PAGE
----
Basseterre, St. Kitts, May 12, 2014 (SKNIS): The Clarence Fitzroy Bryant College (CFBC) is moving forward with its plans to implement its winning OAS project which spotlights non-traditional agricultural systems.
The project, dubbed Provisions of Organic, Hydroponic, and Hybrid-System Growing for Caribbean Schools and Model for Local Caribbean Entrepreneurship, was derived under the OAS-FEMCIDI theme, “The transfer of knowledge in science and engineering and the promotion of innovations and entrepreneurship.”
Project Coordinator Dr. Leighton Naraine, a lecturer at CFBC, stated that “the project’s submission and approval has gone through rigorous stages and reviews in an extended process over the past couple of years” and is pleased that it has emerged as the winning project concept in the Caribbean and Latin America.
A planning meeting was held on May 8-9 which included participants from St. Kitts-Nevis, Barbados, Haiti, Guyana, Trinidad & Tobago.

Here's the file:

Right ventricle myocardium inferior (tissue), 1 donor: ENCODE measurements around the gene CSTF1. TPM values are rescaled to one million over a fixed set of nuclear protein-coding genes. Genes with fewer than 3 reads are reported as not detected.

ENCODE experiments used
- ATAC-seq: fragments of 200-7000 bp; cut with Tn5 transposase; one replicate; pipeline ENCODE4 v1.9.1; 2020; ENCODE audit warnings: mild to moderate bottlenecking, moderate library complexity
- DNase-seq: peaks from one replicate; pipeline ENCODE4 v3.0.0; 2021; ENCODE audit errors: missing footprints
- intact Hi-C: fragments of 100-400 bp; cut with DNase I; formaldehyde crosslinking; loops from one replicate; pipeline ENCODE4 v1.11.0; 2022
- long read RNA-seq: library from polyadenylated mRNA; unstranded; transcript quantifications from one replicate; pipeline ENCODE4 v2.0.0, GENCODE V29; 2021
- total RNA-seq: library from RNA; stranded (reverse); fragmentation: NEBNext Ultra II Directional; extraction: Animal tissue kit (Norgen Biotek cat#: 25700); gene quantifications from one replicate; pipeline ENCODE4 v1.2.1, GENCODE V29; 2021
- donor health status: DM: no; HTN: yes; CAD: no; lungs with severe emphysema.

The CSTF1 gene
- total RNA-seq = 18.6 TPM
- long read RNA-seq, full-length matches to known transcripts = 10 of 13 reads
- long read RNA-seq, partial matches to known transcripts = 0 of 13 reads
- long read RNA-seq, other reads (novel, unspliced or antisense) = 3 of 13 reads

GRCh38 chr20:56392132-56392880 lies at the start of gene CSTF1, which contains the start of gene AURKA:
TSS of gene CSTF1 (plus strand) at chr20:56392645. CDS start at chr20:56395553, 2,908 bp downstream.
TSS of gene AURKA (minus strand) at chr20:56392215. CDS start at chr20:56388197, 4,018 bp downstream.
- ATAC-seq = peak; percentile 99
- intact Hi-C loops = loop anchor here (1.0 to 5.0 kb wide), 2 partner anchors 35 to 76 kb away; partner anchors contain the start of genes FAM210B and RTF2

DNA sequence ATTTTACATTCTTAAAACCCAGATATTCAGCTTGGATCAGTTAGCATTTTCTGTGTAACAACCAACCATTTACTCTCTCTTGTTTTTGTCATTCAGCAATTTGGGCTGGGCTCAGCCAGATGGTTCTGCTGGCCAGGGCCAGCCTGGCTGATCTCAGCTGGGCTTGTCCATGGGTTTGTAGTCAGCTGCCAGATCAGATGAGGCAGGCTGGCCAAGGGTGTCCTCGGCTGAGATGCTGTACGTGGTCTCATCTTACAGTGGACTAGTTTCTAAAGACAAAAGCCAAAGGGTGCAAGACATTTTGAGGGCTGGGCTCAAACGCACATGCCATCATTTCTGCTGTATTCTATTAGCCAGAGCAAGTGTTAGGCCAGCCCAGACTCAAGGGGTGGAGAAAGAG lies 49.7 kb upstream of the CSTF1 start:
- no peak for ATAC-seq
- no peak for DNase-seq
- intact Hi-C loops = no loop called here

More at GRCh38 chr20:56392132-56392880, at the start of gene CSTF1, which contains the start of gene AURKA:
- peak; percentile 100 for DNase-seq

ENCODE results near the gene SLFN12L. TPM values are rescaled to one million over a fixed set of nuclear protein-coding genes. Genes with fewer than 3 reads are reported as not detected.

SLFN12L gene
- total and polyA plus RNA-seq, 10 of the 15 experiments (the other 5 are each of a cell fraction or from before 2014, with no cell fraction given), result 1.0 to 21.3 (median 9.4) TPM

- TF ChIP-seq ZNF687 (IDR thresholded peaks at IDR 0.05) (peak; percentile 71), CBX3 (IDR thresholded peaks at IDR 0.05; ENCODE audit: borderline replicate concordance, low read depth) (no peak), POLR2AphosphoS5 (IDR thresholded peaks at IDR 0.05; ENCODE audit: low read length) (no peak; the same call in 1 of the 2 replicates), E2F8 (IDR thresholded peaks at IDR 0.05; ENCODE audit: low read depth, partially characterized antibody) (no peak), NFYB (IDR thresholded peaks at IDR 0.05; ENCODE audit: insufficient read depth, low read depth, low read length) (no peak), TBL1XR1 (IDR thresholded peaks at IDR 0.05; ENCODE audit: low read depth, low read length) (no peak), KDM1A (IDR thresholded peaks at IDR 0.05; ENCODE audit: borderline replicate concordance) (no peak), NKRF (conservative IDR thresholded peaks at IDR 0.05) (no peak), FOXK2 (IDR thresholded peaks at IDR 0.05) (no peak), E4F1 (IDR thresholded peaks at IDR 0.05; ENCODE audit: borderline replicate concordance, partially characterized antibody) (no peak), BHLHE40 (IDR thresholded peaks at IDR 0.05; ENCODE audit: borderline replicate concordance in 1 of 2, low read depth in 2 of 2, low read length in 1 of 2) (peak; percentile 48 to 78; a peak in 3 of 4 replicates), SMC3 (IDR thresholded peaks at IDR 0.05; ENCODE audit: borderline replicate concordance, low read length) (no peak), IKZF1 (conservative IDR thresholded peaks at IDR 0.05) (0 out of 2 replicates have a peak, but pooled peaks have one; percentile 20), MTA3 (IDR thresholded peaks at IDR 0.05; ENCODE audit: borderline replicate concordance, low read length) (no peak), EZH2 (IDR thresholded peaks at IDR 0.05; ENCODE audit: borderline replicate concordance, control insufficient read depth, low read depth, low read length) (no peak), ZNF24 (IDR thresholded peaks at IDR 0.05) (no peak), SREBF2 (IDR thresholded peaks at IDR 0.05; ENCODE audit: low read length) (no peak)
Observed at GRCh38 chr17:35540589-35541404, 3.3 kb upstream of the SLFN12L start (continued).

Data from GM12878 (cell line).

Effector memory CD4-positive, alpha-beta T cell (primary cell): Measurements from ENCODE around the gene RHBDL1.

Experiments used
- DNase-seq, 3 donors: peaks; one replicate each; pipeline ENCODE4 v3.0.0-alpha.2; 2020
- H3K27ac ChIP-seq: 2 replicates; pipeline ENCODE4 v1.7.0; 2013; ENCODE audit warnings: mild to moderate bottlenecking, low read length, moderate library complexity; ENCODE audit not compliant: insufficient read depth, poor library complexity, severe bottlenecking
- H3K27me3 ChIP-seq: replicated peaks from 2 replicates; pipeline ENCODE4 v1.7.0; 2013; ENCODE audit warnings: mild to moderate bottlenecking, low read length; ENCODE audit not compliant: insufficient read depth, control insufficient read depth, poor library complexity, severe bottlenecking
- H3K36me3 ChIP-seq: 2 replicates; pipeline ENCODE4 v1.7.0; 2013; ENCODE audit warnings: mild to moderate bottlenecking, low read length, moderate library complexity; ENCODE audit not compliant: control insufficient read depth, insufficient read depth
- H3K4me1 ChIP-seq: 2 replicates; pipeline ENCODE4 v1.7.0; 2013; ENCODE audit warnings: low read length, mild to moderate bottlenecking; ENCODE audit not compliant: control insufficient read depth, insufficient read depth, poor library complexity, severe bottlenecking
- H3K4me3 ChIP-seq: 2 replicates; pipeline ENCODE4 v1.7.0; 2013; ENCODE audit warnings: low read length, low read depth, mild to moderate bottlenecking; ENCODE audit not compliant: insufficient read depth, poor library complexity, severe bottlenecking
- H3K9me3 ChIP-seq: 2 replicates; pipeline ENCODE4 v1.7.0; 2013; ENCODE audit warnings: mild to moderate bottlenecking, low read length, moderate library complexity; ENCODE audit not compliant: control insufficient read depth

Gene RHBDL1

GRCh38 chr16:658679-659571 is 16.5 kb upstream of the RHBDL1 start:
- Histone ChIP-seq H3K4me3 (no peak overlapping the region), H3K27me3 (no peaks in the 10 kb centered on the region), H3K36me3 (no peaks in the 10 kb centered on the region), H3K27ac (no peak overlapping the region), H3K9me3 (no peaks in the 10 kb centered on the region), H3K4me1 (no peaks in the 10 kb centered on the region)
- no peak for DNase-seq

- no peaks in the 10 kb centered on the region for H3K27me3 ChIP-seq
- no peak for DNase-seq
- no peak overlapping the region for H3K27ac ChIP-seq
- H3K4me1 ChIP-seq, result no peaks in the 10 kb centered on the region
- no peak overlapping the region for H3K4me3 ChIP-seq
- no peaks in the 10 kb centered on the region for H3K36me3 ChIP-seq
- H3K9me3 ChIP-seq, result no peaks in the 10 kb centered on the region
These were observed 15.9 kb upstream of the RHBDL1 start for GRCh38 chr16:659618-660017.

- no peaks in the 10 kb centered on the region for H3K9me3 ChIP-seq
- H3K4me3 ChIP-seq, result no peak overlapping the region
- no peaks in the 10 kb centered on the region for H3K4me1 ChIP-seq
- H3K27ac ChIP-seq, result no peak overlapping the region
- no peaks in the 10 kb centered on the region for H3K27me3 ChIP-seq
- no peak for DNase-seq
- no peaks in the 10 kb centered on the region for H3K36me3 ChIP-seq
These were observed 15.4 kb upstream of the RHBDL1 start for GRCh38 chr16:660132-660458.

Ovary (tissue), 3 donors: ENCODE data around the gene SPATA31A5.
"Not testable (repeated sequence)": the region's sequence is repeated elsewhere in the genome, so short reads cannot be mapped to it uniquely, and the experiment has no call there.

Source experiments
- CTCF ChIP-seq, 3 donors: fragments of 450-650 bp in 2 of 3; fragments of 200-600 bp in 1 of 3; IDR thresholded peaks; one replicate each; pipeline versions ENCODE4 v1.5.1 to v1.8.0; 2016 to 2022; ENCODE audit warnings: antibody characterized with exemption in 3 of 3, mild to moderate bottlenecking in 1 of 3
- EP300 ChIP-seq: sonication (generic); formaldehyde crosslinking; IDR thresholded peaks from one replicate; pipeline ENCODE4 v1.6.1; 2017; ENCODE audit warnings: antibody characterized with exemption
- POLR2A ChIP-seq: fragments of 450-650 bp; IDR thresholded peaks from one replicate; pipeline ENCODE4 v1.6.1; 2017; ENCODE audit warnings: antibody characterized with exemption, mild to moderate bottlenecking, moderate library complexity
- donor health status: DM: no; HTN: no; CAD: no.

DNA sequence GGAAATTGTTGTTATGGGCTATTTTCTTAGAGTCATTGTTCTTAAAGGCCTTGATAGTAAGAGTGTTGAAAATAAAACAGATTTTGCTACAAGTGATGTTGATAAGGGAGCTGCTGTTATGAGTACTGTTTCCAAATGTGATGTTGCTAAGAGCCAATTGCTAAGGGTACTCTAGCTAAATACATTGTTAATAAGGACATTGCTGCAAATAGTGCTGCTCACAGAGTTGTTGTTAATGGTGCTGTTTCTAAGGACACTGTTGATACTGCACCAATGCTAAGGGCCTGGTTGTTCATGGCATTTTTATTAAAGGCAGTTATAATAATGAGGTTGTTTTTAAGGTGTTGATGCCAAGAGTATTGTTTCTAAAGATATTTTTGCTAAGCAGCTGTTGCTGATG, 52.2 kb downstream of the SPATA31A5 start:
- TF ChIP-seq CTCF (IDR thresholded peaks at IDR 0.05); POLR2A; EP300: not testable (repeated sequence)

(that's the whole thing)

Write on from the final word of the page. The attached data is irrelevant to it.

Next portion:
The CBFC, with the engagement of Science Lecturer Stuart La Place and Dr. Naraine, has already had its implementation with a series of experimentation over the past seven years that led to the proof of concept. The CFBC garnered the support of the University of Central Florida, with Professor Kevin Meehan and Presidents’ Scholars, to fund the CFBC Plant Research Facility, with support from local businesses such as Digicel, TDC, St. Kitts-Masonry Products, Bottling Company, and Carib Brewery.
The next step is the implementation of plant growing facilities in the various counterpart countries, including Nevis.
St. Kitts Nevis OAS representative Starret Greene acknowledged Dr. Naraine, Mr. La Place and other experts “who made a gallant effort in designing and implementing a well thought out proposal.”
“The proposal articulates a vision on how best to address some of the climate change challenges faced by countries in our region,” Mr. Greene stated. “The recommended actions to mitigate and adapt to the impacts of this phenomenon are deserving of speedy implementation even as we consider that climate change is not futuristic it is already happening and impacting on all aspects of our development.”